Featured Post

The first time I met a Jew

He grew up in a society that despises Jews; and then, in New Haven, Connecticut, he encountered one

When you live under Arab autocracy, having Jewish friends isn’t exactly an option.

Until recently, I had never met, spoken to, or interacted with, a Jew.

Don’t get me wrong, I’ve read my fair share of Einstein, Freud, and Marx — but that has only allowed me to delve into the brilliance that Jewry has contributed to the world, and nothing more. I can’t play a game of football with Freud, nor can I exchange anecdotes with Marx. I knew what a masterful Jewish genius was like, but I was yet to meet an ordinary, everyday, Jewish person.

Having grown up in nations that publicly denounce Israel and uphold anti-Semitic organisations, propaganda here dictated that Jews were – at the least — stingy, greedy and insensitive, and — at the most — genocidal, cruel and abnormal. I was raised in an environment where the skullcap was seen as revolting, and the fine line between Jews and Israelis was getting fuzzier by the day. Israelis were banned from setting foot in the country, and Jews that did found themselves harassed.

For the longest time, I began to accept the seemingly axiomatic fact that I might never meet a Jew in this life.

My time at the Yale Young Global Scholars Program changed that.

The Yale Young Global Scholars Program was, besides being the most intellectually stimulating experience of my life, the most diverse congregation of young minds from across the globe. From Kenyans to New Zealanders and South Koreans to Mexicans — the diversity of high school students interacting at Yale’s campus in New Haven was mind boggling. There was no way I wouldn’t bump into a Jew, even if I tried not to.

And I did try not to meet a Jew. The reason being that I didn’t know what to expect.

To you, the reader, this may seem like utter nonsense, but to me it was truly frightening. Unlike you, who meet and greet Jews every other day, I had spent my entire life without ever meeting one in real life. I was culturally quarantined from anything that was Jewish since I was a little boy.

While you may find it easy to converse with one of your Jewish neighbours, my tongue was paralysed as I didn’t know what to say and what not to say. I didn’t know if Jews were easily offended, or if they took things lightly. I didn’t know if all Jews sided with Israel, nor did I know if Jews were predominantly conservative or liberal. These somewhat silly concerns managed to stop me from mustering enough courage to finally speak to a Jew.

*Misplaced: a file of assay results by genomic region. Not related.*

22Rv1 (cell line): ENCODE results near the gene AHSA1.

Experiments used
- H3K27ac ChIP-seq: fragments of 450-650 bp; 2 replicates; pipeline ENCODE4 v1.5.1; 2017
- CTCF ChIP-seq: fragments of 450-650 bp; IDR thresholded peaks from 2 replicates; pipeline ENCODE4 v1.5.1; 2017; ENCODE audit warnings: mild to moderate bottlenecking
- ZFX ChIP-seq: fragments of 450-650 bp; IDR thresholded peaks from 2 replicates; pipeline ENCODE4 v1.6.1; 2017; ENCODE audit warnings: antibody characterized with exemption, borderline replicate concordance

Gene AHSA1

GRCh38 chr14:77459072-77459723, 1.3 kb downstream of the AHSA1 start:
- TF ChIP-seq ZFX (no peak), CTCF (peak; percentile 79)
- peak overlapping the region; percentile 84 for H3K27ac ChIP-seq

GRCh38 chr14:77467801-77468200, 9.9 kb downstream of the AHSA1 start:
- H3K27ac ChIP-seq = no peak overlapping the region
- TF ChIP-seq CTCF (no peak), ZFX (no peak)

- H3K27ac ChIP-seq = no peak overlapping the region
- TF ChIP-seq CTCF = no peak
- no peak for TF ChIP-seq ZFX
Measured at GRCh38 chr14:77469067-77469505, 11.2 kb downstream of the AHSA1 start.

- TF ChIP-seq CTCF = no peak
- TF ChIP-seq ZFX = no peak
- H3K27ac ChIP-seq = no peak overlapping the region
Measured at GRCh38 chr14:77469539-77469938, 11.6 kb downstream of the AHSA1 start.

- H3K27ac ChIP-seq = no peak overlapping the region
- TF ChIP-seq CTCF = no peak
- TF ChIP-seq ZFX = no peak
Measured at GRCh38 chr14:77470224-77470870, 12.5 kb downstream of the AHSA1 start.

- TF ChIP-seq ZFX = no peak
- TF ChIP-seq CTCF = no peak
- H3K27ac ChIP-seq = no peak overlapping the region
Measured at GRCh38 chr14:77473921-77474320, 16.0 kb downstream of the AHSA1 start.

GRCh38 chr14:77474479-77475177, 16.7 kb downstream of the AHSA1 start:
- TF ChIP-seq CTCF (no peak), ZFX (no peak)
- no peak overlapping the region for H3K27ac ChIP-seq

As the program reached its halfway point, however, I decided to drown these irrational anxieties and do what I had not done my entire life.

I met a Jew.

He was a descendant of Russian Jews who had embarked on an exodus to the US in order to flee Soviet persecution in the 1920s, and I had approached him in the richly furnished courtyard shortly after dinner that evening. We didn’t talk much, but my mind was hit by epiphany after epiphany. I analysed him from head to toe as we spoke under the shade of Harkness tower, and I found myself shattering all precedents that my mind had constructed regarding Jews.

This was no stingy miser — he was a normal kid, just like me. This was no harbinger of genocide — he was an ordinary person. He was no sworn enemy of Islam, he was just a talented teenager. As I looked at him, I didn’t see anything that made him “Jewish”. I only found a teenager staring back at me.

Our conversation was so brief that I doubt he even remembers me, but he holds the distinction of being the first Jew to have ever conversed with me, something I do not intend to forget.

What I realised on that pleasant evening was that nations paint disgusting images of their enemies. Whether it be the Indian government’s perception of ordinary Pakistanis, or Iran’s perception of everyday Israelis, it is disheartening to see that innocent men, women and children whose sole objective in life is to lead happy lives — and not some twisted political agenda — suffer the most when governments choose to stereotype them.

As the program ended and we went our separate ways, Yale’s Hebrew motto proudly shined at the University’s gates — Lux et Veritas — Light and Truth. I felt a strange solace fill my heart every time I read those words.

I had met a Jew, and he was no genocidal abnormality, he was a person, just like me.

About the Author
Aditya Karkera is an Indian freelance writer. He is a blogger at The Huffington Post, contributing writer to the Times Of India and a Yale Young Global Scholar of Grand Strategy.